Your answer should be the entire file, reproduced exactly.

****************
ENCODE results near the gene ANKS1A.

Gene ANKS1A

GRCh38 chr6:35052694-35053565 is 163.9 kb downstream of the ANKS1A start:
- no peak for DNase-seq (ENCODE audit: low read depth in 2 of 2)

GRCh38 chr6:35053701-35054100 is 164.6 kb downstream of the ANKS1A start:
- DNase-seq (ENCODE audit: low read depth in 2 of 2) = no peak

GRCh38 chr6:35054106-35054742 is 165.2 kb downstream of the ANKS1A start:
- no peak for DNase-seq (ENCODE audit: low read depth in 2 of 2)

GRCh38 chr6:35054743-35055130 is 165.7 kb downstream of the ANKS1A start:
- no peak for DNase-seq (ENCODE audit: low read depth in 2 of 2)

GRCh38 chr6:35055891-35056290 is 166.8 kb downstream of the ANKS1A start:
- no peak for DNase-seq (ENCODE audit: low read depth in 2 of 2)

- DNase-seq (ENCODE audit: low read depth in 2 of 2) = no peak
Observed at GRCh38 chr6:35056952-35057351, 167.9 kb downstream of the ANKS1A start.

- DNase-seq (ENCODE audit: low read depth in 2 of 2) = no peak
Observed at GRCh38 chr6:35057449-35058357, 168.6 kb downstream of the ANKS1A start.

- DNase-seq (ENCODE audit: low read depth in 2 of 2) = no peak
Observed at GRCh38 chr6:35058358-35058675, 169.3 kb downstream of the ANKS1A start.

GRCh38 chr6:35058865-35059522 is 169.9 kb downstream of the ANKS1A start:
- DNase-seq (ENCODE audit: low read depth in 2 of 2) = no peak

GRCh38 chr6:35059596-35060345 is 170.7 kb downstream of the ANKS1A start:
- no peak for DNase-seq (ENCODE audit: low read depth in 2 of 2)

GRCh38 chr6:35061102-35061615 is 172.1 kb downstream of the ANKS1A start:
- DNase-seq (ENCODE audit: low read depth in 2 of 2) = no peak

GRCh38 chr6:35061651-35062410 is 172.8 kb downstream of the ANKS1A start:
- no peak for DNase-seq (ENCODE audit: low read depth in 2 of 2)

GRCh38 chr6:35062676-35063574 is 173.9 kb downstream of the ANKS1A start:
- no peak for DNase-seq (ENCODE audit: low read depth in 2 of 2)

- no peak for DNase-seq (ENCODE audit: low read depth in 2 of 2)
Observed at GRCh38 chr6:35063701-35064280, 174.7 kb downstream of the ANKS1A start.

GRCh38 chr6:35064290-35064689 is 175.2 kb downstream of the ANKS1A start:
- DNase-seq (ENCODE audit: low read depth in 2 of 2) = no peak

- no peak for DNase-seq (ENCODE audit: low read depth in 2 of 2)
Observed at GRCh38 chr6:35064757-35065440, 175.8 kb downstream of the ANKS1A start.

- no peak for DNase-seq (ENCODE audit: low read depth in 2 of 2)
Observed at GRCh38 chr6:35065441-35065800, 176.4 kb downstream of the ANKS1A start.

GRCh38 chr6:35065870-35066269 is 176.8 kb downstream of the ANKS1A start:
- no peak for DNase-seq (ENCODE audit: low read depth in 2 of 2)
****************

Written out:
ENCODE results near the gene ANKS1A.

Gene ANKS1A

GRCh38 chr6:35052694-35053565 is 163.9 kb downstream of the ANKS1A start:
- no peak for DNase-seq (ENCODE audit: low read depth in 2 of 2)

GRCh38 chr6:35053701-35054100 is 164.6 kb downstream of the ANKS1A start:
- DNase-seq (ENCODE audit: low read depth in 2 of 2) = no peak

GRCh38 chr6:35054106-35054742 is 165.2 kb downstream of the ANKS1A start:
- no peak for DNase-seq (ENCODE audit: low read depth in 2 of 2)

GRCh38 chr6:35054743-35055130 is 165.7 kb downstream of the ANKS1A start:
- no peak for DNase-seq (ENCODE audit: low read depth in 2 of 2)

GRCh38 chr6:35055891-35056290 is 166.8 kb downstream of the ANKS1A start:
- no peak for DNase-seq (ENCODE audit: low read depth in 2 of 2)

- DNase-seq (ENCODE audit: low read depth in 2 of 2) = no peak
Observed at GRCh38 chr6:35056952-35057351, 167.9 kb downstream of the ANKS1A start.

- DNase-seq (ENCODE audit: low read depth in 2 of 2) = no peak
Observed at GRCh38 chr6:35057449-35058357, 168.6 kb downstream of the ANKS1A start.

- DNase-seq (ENCODE audit: low read depth in 2 of 2) = no peak
Observed at GRCh38 chr6:35058358-35058675, 169.3 kb downstream of the ANKS1A start.

GRCh38 chr6:35058865-35059522 is 169.9 kb downstream of the ANKS1A start:
- DNase-seq (ENCODE audit: low read depth in 2 of 2) = no peak

GRCh38 chr6:35059596-35060345 is 170.7 kb downstream of the ANKS1A start:
- no peak for DNase-seq (ENCODE audit: low read depth in 2 of 2)

GRCh38 chr6:35061102-35061615 is 172.1 kb downstream of the ANKS1A start:
- DNase-seq (ENCODE audit: low read depth in 2 of 2) = no peak

GRCh38 chr6:35061651-35062410 is 172.8 kb downstream of the ANKS1A start:
- no peak for DNase-seq (ENCODE audit: low read depth in 2 of 2)

GRCh38 chr6:35062676-35063574 is 173.9 kb downstream of the ANKS1A start:
- no peak for DNase-seq (ENCODE audit: low read depth in 2 of 2)

- no peak for DNase-seq (ENCODE audit: low read depth in 2 of 2)
Observed at GRCh38 chr6:35063701-35064280, 174.7 kb downstream of the ANKS1A start.

GRCh38 chr6:35064290-35064689 is 175.2 kb downstream of the ANKS1A start:
- DNase-seq (ENCODE audit: low read depth in 2 of 2) = no peak

- no peak for DNase-seq (ENCODE audit: low read depth in 2 of 2)
Observed at GRCh38 chr6:35064757-35065440, 175.8 kb downstream of the ANKS1A start.

- no peak for DNase-seq (ENCODE audit: low read depth in 2 of 2)
Observed at GRCh38 chr6:35065441-35065800, 176.4 kb downstream of the ANKS1A start.

GRCh38 chr6:35065870-35066269 is 176.8 kb downstream of the ANKS1A start:
- no peak for DNase-seq (ENCODE audit: low read depth in 2 of 2)